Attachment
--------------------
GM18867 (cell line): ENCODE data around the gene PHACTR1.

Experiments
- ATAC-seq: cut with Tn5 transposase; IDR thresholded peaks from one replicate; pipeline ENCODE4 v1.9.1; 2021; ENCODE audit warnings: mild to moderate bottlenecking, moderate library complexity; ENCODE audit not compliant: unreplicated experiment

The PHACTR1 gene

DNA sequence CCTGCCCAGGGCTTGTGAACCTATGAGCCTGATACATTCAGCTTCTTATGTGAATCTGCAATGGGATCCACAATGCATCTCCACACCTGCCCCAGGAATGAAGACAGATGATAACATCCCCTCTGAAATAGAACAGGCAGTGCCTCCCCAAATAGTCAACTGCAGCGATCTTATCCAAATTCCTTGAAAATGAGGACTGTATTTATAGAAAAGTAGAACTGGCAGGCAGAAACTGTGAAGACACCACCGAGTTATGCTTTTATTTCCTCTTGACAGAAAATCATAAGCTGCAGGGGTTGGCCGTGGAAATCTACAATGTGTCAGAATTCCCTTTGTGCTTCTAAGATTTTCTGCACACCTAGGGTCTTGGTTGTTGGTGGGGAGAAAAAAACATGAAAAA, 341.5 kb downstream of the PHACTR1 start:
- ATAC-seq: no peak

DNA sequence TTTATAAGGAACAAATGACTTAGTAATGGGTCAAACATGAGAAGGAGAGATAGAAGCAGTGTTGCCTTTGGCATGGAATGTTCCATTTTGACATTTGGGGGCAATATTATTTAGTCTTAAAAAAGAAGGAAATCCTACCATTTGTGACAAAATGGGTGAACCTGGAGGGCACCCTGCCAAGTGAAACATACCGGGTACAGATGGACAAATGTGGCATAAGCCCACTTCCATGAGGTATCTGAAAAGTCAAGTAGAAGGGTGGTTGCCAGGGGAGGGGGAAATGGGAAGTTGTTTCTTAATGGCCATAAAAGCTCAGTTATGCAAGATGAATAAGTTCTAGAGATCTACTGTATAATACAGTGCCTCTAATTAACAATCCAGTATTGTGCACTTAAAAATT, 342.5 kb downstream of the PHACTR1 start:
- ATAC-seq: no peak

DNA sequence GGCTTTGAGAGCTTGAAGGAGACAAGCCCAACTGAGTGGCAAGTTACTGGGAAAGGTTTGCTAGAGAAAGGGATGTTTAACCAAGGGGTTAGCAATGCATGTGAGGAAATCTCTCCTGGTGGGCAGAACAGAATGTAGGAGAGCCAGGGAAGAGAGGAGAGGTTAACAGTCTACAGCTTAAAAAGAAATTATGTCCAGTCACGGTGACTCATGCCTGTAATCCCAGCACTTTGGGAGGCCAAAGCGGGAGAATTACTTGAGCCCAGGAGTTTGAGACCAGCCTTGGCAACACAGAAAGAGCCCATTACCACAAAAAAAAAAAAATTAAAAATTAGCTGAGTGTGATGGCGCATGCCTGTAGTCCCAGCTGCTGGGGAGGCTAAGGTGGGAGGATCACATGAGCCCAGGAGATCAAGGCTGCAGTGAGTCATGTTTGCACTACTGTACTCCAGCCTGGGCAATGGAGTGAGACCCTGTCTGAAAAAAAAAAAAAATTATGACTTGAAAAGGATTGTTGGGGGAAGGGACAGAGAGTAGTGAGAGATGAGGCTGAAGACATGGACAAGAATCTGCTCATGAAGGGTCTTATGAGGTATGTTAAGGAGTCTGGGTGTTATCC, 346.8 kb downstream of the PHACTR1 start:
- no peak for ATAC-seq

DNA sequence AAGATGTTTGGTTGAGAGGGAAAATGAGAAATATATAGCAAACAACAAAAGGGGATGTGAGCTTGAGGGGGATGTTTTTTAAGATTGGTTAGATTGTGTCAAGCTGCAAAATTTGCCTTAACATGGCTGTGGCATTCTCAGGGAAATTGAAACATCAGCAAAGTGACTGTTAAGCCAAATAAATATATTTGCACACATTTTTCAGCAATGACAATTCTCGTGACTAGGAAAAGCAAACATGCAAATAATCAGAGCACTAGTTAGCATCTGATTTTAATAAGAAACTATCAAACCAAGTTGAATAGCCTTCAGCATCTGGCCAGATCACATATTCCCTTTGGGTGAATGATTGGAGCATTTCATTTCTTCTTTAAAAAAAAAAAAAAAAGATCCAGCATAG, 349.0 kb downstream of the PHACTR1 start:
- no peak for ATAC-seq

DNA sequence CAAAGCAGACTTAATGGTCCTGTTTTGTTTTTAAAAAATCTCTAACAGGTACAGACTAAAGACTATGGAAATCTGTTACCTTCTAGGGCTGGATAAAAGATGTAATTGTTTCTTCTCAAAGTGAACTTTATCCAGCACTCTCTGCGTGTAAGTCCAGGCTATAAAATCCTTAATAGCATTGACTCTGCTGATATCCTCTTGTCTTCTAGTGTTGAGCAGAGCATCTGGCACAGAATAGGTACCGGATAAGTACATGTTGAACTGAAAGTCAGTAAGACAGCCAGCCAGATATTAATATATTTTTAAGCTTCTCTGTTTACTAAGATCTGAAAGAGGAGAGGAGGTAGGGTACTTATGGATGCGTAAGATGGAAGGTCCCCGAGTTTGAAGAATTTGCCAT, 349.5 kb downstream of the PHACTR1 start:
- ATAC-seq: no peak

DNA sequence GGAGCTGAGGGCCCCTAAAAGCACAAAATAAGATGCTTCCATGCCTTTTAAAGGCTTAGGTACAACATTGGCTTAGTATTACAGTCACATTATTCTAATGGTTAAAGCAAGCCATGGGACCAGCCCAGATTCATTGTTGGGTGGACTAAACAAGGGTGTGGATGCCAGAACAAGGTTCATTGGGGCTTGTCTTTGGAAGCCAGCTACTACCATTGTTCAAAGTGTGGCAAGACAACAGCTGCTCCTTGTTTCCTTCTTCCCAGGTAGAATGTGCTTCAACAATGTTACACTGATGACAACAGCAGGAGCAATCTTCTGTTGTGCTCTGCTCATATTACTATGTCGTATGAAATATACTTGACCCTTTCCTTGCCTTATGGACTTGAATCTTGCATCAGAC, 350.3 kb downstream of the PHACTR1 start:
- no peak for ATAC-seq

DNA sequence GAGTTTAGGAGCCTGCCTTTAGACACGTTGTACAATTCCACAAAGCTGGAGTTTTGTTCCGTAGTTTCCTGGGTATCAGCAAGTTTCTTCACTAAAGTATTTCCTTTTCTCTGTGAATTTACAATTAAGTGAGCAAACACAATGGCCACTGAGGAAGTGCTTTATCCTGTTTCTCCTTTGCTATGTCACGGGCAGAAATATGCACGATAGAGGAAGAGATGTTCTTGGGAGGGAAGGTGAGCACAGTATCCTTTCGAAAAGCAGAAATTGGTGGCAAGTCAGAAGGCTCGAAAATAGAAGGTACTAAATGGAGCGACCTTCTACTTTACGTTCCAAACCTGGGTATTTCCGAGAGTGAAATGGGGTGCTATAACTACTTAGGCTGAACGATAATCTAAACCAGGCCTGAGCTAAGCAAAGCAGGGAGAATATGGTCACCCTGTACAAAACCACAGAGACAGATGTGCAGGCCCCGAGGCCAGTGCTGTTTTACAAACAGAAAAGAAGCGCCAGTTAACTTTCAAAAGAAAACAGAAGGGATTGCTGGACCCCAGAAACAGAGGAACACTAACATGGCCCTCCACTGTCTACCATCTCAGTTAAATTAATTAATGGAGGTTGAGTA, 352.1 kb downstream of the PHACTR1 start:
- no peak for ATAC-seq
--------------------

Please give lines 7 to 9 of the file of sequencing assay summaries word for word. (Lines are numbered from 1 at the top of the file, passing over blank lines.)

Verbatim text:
DNA sequence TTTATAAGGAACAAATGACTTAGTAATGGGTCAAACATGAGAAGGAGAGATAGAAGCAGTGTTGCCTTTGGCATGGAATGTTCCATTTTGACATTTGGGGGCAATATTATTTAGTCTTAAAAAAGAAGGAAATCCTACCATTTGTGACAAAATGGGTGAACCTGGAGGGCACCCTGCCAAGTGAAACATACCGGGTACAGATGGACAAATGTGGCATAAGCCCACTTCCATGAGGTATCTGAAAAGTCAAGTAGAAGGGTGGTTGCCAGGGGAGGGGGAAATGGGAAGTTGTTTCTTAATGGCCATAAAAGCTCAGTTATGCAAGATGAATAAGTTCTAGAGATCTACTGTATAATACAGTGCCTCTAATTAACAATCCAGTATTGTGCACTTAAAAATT, 342.5 kb downstream of the PHACTR1 start:
- ATAC-seq: no peak

DNA sequence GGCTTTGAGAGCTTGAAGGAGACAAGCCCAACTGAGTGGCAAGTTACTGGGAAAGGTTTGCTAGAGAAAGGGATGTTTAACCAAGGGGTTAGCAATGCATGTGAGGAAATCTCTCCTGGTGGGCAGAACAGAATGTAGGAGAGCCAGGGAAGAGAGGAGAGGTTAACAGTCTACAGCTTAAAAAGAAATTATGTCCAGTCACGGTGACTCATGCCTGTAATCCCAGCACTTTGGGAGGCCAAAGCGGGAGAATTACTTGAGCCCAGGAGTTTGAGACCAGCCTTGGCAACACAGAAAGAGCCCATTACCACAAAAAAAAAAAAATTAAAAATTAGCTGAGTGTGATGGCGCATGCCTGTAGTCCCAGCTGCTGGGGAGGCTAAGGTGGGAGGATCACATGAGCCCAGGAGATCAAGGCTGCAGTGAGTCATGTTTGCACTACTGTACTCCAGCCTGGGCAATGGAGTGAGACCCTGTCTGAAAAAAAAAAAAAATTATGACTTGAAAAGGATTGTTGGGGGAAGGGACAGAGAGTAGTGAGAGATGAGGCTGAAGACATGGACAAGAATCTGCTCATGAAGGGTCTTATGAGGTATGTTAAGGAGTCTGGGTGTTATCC, 346.8 kb downstream of the PHACTR1 start: